A car’s battery can die completely if it’s not fully charged and then left in the cold.
Electric vehicle range decreases by 41% in the winter compared to other seasons. When the temperature outside drops below 20 degrees, the interior heaters must be kept on at all times.
Because of this, many people who think they know the range of EVs end up in the middle of nowhere, freezing, because they were caught off guard.
Tips for Keeping Your Electric Car in Working Order During the Cold Season
Driving in icy or snowy conditions can be extremely difficult and risky. This is why it is imperative to take all necessary precautions to ensure the safety of oneself and one’s loved ones.
However, this isn’t the only difficulty brought on by winter; electric car batteries are also sensitive to the cold.
Most of us have figured out how to winterize our gasoline cars over the years they’ve been on the road.
However, electric cars are still in their infancy, and many of us are experiencing our first winter with eco-friendly vehicles this year.
So, to protect your electric vehicles from the harsh winter weather, consider the following:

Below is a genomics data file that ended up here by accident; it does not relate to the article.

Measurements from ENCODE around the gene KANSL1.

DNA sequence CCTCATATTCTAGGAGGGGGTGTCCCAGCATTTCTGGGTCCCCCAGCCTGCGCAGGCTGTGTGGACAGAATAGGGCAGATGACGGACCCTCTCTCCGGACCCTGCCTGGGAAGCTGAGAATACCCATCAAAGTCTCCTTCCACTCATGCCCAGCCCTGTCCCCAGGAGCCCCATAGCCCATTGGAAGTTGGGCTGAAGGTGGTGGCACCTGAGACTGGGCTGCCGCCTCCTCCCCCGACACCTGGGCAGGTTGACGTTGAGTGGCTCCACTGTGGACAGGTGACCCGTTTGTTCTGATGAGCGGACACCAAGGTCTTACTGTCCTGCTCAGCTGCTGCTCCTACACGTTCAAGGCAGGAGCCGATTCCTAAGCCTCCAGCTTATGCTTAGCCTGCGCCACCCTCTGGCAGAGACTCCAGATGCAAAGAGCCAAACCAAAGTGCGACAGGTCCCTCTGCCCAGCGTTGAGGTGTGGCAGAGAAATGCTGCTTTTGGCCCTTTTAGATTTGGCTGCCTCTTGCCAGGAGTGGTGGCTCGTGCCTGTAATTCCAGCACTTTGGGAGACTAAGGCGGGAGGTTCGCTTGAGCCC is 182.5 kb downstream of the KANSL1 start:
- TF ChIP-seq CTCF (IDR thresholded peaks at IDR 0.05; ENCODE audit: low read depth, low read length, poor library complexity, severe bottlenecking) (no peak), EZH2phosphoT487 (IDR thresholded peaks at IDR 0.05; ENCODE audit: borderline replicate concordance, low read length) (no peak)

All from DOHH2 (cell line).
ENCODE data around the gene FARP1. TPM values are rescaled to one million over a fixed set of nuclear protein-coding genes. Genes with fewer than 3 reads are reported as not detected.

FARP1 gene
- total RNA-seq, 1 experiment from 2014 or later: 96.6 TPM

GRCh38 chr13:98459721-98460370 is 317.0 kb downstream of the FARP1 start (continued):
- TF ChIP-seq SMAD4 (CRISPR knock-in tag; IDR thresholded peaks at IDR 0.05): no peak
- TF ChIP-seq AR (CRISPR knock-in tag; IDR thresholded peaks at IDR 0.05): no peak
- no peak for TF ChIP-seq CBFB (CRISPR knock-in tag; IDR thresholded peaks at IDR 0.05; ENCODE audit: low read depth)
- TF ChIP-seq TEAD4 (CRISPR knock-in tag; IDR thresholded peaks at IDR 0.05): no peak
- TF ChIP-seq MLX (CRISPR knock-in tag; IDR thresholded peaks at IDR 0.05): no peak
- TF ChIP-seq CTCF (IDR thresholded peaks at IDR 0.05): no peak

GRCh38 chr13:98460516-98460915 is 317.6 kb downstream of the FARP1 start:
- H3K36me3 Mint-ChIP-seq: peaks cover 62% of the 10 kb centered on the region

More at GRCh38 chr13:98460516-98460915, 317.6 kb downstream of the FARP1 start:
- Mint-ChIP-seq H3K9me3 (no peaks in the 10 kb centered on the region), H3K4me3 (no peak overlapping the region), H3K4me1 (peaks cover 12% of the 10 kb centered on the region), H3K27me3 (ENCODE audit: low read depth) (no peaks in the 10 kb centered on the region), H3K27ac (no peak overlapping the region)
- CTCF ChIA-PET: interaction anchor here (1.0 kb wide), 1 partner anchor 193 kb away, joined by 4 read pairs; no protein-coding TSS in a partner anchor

- In the colder months, you’ll need to adjust how you charge your electric vehicle. As we discussed before, even when the car is parked at a cool 40 degrees, the battery current begins to dwindle. So, plug in your car to charge at a time when it will be fully charged just before you need to leave.
- Smart drivers know that turning on the heater 30 minutes before they need it saves them the trouble of turning it up all the way, which uses a lot of battery power. This way, your car will be nice and toasty and fully charged when it’s time to leave.
- In the colder months, it’s a good idea to spend time in a warm, dry place like a garage, basement, or even a neighbor’s empty garage. A charge won’t drain as quickly inside a heated space as it would outside, for obvious reasons.
- The eco-mode found in electric vehicles is ideal for the colder months. When set to eco-mode, vehicles reduce energy consumption by turning down the cabin heater and the drive motor. Since the battery’s efficiency has improved, you can now enjoy significantly more time on the road without worrying about running out of juice.
It is prudent to be familiar with the solutions to the minor problems associated with electric cars, just as we are with gasoline vehicles, because their use will soon become commonplace.
With the advice in this article, you won’t have to worry about being left stranded on the side of the road because your EV’s battery died. How about a suggestion on whether or not you can jumpstart an electric vehicle?